October 4, 2023 | Flash Brief

U.S. Sends Seized Iranian Ammunition to Ukraine

October 4, 2023 | Flash Brief

U.S. Sends Seized Iranian Ammunition to Ukraine

Latest Developments

U.S. Central Command announced this week that the government transferred Iranian ammunition to Ukraine’s armed forces on October 2. American naval forces seized the more than 1 million rounds of 7.62mm ammunition in December 2022 that Iran’s Islamic Revolutionary Guard Corps (IRGC) was smuggling on a stateless dhow to Houthi rebels in Yemen. The Iranian shipment constituted a violation of United Nations Security Council Resolution 2216, passed in 2015, which imposes an arms embargo on the Houthis.

“Iran’s support for armed groups threatens international and regional security, our forces, diplomatic personnel, and citizens in the region, as well as those of our partners,” said Central Command in a statement. “The U.S. is committed to working with our allies and partners to counter the flow of Iranian lethal aid in the region by all lawful means including U.S. and U.N. sanctions and through interdictions.”

Expert Analysis

“Thanks to forward-positioned U.S. military forces in the Middle East, ammunition Tehran intended for terrorism is now being used by Ukrainians defending their homes against an unprovoked Russian invasion supported by Iran. Now that’s putting Iranian ammunition to a good use!” — Bradley Bowman, Senior Director of FDD’s Center on Military and Political Power

“Sending captured Iranian weapons from the Middle East to Ukraine is a low-cost but high return-on-investment way for Washington to turn the Iranian arms proliferation threat into an opportunity to better support U.S. partners. Over time, sustained interceptions and rerouted arms transfers could also lead to less Iranian weapons proliferation.” — Behnam Ben Taleblu, FDD Senior Fellow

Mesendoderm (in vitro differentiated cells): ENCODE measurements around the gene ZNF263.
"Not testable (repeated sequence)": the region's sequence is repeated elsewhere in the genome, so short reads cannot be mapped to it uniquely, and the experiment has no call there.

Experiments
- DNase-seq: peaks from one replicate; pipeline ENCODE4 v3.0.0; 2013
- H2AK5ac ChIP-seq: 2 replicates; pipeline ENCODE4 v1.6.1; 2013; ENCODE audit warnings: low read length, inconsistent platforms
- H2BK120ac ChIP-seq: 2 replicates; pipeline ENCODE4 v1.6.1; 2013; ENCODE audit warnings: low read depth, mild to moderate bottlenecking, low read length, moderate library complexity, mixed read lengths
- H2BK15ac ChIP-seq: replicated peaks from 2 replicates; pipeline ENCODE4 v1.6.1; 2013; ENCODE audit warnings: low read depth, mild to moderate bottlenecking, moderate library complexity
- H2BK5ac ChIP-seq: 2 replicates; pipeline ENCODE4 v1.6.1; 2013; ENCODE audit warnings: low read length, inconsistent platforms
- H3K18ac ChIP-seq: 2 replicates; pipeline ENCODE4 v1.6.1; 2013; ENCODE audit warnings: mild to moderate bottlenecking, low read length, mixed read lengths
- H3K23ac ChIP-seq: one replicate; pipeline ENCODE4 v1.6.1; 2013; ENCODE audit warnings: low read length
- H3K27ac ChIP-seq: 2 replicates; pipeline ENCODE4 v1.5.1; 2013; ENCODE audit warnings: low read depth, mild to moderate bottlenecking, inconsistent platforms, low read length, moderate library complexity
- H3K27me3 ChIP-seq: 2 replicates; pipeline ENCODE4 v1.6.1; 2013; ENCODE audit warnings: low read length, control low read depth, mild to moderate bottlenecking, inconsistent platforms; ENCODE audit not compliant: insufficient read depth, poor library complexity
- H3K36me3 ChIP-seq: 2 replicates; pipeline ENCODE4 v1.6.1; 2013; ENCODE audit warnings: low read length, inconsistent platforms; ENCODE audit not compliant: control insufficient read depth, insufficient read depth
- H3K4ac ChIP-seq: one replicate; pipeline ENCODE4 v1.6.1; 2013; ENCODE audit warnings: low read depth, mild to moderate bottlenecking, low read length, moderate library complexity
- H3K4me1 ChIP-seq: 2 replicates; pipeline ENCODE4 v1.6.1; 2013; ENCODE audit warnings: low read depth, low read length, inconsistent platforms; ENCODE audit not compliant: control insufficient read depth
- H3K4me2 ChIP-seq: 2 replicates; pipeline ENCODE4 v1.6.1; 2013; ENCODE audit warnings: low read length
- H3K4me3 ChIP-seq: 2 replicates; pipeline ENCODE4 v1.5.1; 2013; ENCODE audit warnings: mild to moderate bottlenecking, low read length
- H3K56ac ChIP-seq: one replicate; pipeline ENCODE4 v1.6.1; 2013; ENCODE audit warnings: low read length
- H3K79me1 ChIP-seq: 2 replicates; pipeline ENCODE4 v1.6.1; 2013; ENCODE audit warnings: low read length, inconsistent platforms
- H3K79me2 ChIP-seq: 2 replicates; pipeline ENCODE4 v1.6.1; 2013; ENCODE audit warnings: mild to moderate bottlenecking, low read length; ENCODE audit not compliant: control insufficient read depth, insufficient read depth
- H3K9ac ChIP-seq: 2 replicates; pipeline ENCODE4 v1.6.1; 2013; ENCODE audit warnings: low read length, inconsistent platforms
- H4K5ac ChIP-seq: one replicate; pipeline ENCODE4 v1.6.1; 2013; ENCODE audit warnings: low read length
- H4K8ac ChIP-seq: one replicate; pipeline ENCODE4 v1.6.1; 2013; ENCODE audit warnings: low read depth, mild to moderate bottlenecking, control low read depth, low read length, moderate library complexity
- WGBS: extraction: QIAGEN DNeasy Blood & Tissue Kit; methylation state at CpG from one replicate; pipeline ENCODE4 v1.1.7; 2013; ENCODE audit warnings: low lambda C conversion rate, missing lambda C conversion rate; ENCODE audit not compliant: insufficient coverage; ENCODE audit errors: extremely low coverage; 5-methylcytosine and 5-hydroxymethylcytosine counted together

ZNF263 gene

Iran Arms the Houthis

By funding, arming, and training the Houthis, Tehran enables attacks against Saudi Arabia and the United Arab Emirates and establishes strategic depth alongside the Red Sea — one of the world’s most important commercial and military maritime routes. In 2014, soon after the Houthis seized Sanaa, the capital of Yemen, an Iranian member of parliament reportedly bragged that Sanaa would be the fourth Arab capital under Iranian control. In 2016, Houthis fired anti-ship cruise missiles at a U.S. Navy destroyer, the USS Mason, while it was operating in international waters near Yemen.

The Russia-Iran Partnership

The U.S. transfer of Iranian arms to Ukraine turns the tables on both Tehran and Moscow, which have doubled down on their defense partnership following Russia’s 2022 invasion of Ukraine. Tehran provides drones to Moscow and helps the Russians localize their production. In March 2023, Iran agreed to purchase 24 advanced Sukhoi Su-35 fighters from Russia, significantly upgrading the capabilities of the Islamic Republic’s air force. In 2019, 2021, 2022, and 2023, Russia and Iran conducted joint naval drills in the Gulf of Oman. Russia and Iran are also sharing intelligence and cooperating in a joint effort to push U.S. military forces out of the region.

Moreover, the two authoritarian regimes have pursued deeper economic cooperation, including by working together to evade Western sanctions. In October 2022, the White House accused Moscow of advising the Islamic Republic how to suppress anti-regime protests in Iran.

Russia and Iran Deepen Military Cooperation,” FDD Flash Brief

Russia Plans to Locally Produce 6,000 Iranian Suicide Drones,” FDD Flash Brief

Iran Aids Russia’s Imperialist War Against Ukraine,” by John Hardie

Yemen’s Houthis Belong on the Terror List,” by Jonathan Schanzer and Matthew Zweig


Iran Iran Global Threat Network Military and Political Power Russia U.S. Defense Policy and Strategy Ukraine